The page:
Open Data and FAIR Data are two very similar concepts, since they share a similar philosophy when it comes to sharing data and enhancing collaboration among users, but they are not exactly the same. In the article we tell you what these two types of data are, what they look like and how they differ.
Information has become one of the basic resources of society. According to The Software Alliance report, 90% of business leaders say that data is one of their key resources, along with labor and capital, and a key distinguishing factor for their companies.
Not all the ways of presenting the data are the same and little by little new typologies are emerging to identify them with new purposes. Open Data, FAIR Data, Linked Data, Linked Open Data… These are just some of the terminologies. Sometimes, it is difficult to differentiate between them, especially when the concepts are very similar as is the case between Open Data and FAIR Data, which we will be explain below.
What is the difference between Open Data and FAIR Data?
The concept of Open Data is more widespread than that of FAIR Data, so it may be necessary to make a clear distinction between the two. Although they have some similarities, they are not exactly the same nor do they have the same audience.
The definition of FAIR Data is included in its own name, since it is the abbreviation of Findable, Accessible, Interoperable and Reusable, only that as it will be seen they are not always available for anyone. On the other hand, Open Data, according to the definition of the Open Data Handbook, are “data that can be used, reused and redistributed freely by any person, and that are subject, at most, to the requirement of attribution and to be shared in the same manner in which they appear”.
As can be seen, the main difference is the access to said data. Although in FAIR acronyms, we find the term accessible, it refers to it being accessible by the defined persons, at the defined time and by the defined method.
As a last point between both concepts, FAIR Data does not have to be Open. For example, a set of data that meets these defining characteristics, but is only accessible by the group of researchers that are working with them (therefore, they are not open). The FAIR Data motto makes this difference quite clear: “as open as possible, as closed as necessary”.
Once the clearest differences are established, we will look in depth at the main characteristics and objectives of these different data.
FAIR Data, in favor of open scientific research
FAIR Data was born in the context of the scientific community, which benefits from cooperation and sharing data and information from research results. This is what is known as Open Science, which encourages the data obtained to be public access, especially those produced thanks to public funds.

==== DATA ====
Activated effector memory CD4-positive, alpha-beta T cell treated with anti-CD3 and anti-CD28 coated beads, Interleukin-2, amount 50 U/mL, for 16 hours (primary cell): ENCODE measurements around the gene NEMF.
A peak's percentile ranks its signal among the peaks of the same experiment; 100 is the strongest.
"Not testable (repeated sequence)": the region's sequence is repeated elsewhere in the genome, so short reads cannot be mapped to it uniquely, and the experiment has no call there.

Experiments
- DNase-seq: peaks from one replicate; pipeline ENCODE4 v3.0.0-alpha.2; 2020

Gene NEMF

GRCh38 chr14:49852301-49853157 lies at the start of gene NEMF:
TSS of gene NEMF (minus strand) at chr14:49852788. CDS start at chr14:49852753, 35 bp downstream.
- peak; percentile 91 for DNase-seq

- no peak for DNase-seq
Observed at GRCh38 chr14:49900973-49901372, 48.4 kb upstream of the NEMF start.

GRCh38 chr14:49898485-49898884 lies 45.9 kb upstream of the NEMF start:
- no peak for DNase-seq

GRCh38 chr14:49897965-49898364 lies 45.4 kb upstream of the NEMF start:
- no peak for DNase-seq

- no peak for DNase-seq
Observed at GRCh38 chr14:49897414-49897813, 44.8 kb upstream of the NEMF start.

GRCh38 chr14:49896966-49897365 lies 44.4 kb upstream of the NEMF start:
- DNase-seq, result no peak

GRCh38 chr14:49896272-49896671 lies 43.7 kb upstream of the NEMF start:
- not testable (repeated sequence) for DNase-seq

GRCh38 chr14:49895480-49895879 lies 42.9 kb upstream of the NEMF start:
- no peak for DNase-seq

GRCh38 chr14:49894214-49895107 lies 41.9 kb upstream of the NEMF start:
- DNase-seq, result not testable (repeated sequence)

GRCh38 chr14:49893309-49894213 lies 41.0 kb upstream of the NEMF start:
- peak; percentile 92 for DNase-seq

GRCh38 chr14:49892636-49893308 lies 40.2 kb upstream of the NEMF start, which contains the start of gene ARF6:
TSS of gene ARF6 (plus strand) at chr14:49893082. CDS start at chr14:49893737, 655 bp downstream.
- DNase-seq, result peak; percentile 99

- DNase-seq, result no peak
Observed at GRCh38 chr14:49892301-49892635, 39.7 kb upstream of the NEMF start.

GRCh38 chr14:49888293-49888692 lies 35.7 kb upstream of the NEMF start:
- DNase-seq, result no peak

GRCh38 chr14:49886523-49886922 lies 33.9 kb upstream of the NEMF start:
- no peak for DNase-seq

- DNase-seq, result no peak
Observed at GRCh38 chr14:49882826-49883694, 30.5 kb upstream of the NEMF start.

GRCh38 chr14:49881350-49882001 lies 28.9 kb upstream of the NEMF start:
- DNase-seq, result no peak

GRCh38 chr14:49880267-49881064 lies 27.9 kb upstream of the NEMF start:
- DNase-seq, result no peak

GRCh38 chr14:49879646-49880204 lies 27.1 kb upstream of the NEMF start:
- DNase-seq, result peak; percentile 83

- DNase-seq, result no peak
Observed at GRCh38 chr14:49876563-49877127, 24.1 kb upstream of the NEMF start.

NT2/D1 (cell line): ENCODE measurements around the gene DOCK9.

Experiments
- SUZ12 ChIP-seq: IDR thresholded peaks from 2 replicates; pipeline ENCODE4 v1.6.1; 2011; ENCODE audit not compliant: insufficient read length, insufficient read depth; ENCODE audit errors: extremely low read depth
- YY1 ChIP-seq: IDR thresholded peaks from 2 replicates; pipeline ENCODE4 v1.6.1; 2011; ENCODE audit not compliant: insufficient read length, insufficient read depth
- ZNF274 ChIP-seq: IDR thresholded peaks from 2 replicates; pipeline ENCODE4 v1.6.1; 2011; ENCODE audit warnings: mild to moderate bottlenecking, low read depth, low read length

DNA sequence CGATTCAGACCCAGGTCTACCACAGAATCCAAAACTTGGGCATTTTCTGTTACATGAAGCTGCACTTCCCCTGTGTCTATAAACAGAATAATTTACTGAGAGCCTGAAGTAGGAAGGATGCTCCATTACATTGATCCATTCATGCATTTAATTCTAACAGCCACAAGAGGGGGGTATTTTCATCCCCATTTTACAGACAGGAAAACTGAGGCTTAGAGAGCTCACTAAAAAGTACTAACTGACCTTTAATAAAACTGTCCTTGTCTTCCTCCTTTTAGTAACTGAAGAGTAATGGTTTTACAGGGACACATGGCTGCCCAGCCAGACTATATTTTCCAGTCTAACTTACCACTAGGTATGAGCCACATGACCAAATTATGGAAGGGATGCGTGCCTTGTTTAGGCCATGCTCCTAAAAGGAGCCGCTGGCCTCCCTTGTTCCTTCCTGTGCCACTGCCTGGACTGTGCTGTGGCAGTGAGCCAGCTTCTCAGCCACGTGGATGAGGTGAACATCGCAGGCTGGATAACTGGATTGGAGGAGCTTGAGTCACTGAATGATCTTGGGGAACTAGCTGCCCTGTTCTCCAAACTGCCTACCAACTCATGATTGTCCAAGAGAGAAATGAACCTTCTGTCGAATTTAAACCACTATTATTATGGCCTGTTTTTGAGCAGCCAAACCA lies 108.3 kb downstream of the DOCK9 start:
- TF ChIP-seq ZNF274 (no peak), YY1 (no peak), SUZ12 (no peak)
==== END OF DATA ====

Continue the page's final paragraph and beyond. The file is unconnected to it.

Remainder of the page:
Based on this need, the Scientific Data magazine of Nature published in 2016 the article “FAIR Principles for the management and administration of scientific data”, which details how this type of data should be and what characteristics must necessarily have.
- Findable: This is the first step for the reuse of the data, which is to find them. The metadata are necessary so that they can be read by the machines and found by humans. Therefore, they must have assigned a unique and persistent identifier, with a correct and abundant description.
- Accessible: Once the user has found the data, he must know how to access it, possibly through an authentication and authorization process. Communication protocols should be open, free and universally implemented.
- Interoperable: Data needs to be integrated not only with other data, but also with applications or workflows for analysis, storage and processing. Therefore, both the data and the metadata must use a formal, accessible and compatible language.
- Reusable: other researchers can reuse all data. In order to optimize this, it is important to make clear its origin and the conditions of reuse.
Open Data, in favor of access to all data
In order to consider data to be open, it must not have any limitation that prevents anyone from using it, combining it and sharing it, even for commercial purposes. Therefore, open data is free to use, although the possibility is contemplated that its access, in some cases, may not necessarily be free, as creating, maintaining and publishing the data entails a cost.
To consider that a data is open, it should not have any limitation that prevents anyone from using it, combining it and sharing it, even for commercial purposes. Therefore, the open data are free to use, although the possibility is contemplated that its access, in some cases, is not necessarily free, since creating, maintaining and publishing the data entails a cost. A notable part about open data, beyond its contribution to transparency, is its reusability and how this can positively affect the local economy. The annual report of the Multisector Information Association (ASEDIE, by its acronyms in Spanish) highlights that companies that “use public and private data to create value-added products and services for society” invoiced € 1,720 million in 2016, with a growth of 2% with respect to the previous year.
Many local and regional administrations in Spain take into account the potential of the reuse of open data among citizens. The Transparency Ordinance of the City of Madrid seeks to encourage the use of “standard formats, free and open use”. The Open Government plan of the Generalitat de Catalunya has fifteen actions with the aim of bringing the data open to the public and promoting its use.
Despite their differences, FAIR Data and Open Data make clear the importance they currently have to share data, information and access, allowing collaboration and saving costs and time between scientists or between other user communities and possible reusers.